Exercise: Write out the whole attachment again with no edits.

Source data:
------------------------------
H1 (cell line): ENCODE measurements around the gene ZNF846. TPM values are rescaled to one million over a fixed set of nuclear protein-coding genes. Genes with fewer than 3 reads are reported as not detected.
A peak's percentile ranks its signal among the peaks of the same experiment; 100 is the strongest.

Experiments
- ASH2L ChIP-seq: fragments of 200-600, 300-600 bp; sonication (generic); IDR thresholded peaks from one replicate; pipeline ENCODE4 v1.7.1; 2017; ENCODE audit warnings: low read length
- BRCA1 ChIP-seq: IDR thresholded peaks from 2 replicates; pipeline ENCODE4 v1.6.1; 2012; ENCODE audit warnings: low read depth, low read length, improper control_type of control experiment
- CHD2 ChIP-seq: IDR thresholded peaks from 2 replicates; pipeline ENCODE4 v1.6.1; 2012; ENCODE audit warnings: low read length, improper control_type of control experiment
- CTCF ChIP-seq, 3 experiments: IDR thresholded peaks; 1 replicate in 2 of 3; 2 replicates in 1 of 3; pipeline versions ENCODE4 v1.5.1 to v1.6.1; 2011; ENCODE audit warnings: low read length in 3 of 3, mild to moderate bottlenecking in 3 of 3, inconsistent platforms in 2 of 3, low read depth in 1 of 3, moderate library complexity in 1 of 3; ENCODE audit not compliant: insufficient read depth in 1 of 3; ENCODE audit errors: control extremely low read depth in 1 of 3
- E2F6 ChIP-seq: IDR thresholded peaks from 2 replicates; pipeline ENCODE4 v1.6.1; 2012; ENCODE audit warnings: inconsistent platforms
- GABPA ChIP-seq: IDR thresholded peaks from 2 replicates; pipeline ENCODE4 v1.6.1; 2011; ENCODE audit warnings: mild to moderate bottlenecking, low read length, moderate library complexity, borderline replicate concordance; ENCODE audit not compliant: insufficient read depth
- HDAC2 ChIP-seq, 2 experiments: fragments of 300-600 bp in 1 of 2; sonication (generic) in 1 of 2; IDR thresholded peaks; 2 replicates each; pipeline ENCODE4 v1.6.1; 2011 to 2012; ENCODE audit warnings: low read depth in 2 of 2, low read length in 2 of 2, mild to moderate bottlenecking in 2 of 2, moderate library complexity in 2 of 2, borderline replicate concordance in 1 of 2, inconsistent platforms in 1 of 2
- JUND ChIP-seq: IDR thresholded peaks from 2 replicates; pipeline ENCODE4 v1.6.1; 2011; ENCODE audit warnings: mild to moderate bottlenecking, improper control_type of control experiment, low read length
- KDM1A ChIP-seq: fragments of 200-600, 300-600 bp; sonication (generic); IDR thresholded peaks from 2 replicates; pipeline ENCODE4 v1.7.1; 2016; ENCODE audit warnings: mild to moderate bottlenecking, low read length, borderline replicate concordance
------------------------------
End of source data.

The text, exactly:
H1 (cell line): ENCODE measurements around the gene ZNF846. TPM values are rescaled to one million over a fixed set of nuclear protein-coding genes. Genes with fewer than 3 reads are reported as not detected.
A peak's percentile ranks its signal among the peaks of the same experiment; 100 is the strongest.

Experiments
- ASH2L ChIP-seq: fragments of 200-600, 300-600 bp; sonication (generic); IDR thresholded peaks from one replicate; pipeline ENCODE4 v1.7.1; 2017; ENCODE audit warnings: low read length
- BRCA1 ChIP-seq: IDR thresholded peaks from 2 replicates; pipeline ENCODE4 v1.6.1; 2012; ENCODE audit warnings: low read depth, low read length, improper control_type of control experiment
- CHD2 ChIP-seq: IDR thresholded peaks from 2 replicates; pipeline ENCODE4 v1.6.1; 2012; ENCODE audit warnings: low read length, improper control_type of control experiment
- CTCF ChIP-seq, 3 experiments: IDR thresholded peaks; 1 replicate in 2 of 3; 2 replicates in 1 of 3; pipeline versions ENCODE4 v1.5.1 to v1.6.1; 2011; ENCODE audit warnings: low read length in 3 of 3, mild to moderate bottlenecking in 3 of 3, inconsistent platforms in 2 of 3, low read depth in 1 of 3, moderate library complexity in 1 of 3; ENCODE audit not compliant: insufficient read depth in 1 of 3; ENCODE audit errors: control extremely low read depth in 1 of 3
- E2F6 ChIP-seq: IDR thresholded peaks from 2 replicates; pipeline ENCODE4 v1.6.1; 2012; ENCODE audit warnings: inconsistent platforms
- GABPA ChIP-seq: IDR thresholded peaks from 2 replicates; pipeline ENCODE4 v1.6.1; 2011; ENCODE audit warnings: mild to moderate bottlenecking, low read length, moderate library complexity, borderline replicate concordance; ENCODE audit not compliant: insufficient read depth
- HDAC2 ChIP-seq, 2 experiments: fragments of 300-600 bp in 1 of 2; sonication (generic) in 1 of 2; IDR thresholded peaks; 2 replicates each; pipeline ENCODE4 v1.6.1; 2011 to 2012; ENCODE audit warnings: low read depth in 2 of 2, low read length in 2 of 2, mild to moderate bottlenecking in 2 of 2, moderate library complexity in 2 of 2, borderline replicate concordance in 1 of 2, inconsistent platforms in 1 of 2
- JUND ChIP-seq: IDR thresholded peaks from 2 replicates; pipeline ENCODE4 v1.6.1; 2011; ENCODE audit warnings: mild to moderate bottlenecking, improper control_type of control experiment, low read length
- KDM1A ChIP-seq: fragments of 200-600, 300-600 bp; sonication (generic); IDR thresholded peaks from 2 replicates; pipeline ENCODE4 v1.7.1; 2016; ENCODE audit warnings: mild to moderate bottlenecking, low read length, borderline replicate concordance